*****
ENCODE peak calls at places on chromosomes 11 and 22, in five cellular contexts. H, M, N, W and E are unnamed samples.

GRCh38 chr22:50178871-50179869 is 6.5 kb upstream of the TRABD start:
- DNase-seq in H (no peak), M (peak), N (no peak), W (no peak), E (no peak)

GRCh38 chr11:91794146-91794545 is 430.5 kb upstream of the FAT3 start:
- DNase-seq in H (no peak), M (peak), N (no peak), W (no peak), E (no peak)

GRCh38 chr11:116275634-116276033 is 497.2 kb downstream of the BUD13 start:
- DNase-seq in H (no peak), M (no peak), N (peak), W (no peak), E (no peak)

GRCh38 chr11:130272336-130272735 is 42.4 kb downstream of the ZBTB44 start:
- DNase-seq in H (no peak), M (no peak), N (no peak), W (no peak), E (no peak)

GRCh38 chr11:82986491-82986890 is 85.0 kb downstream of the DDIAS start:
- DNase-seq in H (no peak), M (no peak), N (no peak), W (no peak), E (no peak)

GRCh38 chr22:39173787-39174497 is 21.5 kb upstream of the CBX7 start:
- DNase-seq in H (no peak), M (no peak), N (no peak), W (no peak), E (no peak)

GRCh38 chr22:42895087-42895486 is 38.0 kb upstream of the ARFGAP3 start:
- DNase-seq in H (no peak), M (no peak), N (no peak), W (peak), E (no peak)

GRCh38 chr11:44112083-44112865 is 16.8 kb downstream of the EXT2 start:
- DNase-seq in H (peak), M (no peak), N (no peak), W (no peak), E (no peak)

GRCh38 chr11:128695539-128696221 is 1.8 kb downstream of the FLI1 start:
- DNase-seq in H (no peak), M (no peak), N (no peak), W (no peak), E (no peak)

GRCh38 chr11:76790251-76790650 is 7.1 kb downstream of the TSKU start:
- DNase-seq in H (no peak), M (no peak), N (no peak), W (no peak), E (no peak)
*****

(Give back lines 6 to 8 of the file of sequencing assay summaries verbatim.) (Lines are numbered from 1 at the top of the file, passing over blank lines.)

GRCh38 chr11:116275634-116276033 is 497.2 kb downstream of the BUD13 start:
- DNase-seq in H (no peak), M (no peak), N (peak), W (no peak), E (no peak)

GRCh38 chr11:130272336-130272735 is 42.4 kb downstream of the ZBTB44 start: